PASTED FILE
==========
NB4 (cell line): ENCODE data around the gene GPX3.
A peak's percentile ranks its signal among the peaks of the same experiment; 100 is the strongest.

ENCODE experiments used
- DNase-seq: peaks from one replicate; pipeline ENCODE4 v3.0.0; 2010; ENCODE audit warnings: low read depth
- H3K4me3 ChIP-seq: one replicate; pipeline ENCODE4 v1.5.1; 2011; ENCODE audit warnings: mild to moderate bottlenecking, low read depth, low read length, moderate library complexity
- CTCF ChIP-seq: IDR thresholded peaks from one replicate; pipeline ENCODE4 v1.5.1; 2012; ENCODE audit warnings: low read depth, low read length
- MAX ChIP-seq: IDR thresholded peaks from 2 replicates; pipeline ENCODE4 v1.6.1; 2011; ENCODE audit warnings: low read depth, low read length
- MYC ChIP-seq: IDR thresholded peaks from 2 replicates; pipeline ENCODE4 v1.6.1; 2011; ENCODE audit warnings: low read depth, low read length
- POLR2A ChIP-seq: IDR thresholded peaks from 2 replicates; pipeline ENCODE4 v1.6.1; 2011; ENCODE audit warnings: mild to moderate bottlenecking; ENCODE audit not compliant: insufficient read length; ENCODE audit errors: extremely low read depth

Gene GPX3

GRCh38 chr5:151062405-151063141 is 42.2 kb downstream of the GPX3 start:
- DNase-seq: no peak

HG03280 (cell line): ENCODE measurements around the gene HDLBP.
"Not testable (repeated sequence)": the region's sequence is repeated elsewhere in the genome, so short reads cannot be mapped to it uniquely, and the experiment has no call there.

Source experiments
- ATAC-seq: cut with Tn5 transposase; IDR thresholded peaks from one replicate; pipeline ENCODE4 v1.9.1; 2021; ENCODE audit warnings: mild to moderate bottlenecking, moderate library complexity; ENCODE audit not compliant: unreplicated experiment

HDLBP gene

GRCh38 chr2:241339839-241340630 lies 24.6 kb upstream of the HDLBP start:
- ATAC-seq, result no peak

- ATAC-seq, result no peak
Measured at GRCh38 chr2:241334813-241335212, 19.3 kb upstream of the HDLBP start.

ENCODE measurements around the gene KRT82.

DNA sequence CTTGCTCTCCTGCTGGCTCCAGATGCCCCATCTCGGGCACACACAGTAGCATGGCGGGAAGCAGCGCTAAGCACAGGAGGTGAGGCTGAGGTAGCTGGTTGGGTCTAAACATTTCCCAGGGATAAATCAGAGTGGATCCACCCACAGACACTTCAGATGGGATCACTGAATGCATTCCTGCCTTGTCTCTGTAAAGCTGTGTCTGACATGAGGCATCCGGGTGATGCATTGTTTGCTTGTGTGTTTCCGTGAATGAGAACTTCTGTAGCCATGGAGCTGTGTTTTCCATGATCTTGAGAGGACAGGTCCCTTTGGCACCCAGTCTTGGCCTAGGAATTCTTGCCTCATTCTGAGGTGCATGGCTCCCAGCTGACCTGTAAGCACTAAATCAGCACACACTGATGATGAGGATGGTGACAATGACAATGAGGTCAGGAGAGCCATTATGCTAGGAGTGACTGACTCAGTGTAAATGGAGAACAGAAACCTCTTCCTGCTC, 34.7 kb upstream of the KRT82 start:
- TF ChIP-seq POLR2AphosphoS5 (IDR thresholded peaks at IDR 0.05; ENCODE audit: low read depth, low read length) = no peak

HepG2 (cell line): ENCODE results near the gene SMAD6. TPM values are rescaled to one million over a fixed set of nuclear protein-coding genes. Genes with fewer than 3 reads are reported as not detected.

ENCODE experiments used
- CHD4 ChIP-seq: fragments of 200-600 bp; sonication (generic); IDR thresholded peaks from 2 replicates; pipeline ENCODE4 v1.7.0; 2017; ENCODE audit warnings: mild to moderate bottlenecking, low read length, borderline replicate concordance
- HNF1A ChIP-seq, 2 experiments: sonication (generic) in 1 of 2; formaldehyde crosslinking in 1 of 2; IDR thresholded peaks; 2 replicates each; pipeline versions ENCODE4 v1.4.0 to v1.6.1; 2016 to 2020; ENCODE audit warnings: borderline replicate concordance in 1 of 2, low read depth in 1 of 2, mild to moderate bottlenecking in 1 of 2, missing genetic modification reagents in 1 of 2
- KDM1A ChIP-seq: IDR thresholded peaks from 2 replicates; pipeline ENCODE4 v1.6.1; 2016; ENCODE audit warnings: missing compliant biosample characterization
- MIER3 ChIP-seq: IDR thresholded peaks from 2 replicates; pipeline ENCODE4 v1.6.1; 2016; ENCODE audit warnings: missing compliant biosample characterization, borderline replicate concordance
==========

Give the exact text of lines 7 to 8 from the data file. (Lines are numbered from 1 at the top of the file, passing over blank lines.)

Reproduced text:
- MAX ChIP-seq: IDR thresholded peaks from 2 replicates; pipeline ENCODE4 v1.6.1; 2011; ENCODE audit warnings: low read depth, low read length
- MYC ChIP-seq: IDR thresholded peaks from 2 replicates; pipeline ENCODE4 v1.6.1; 2011; ENCODE audit warnings: low read depth, low read length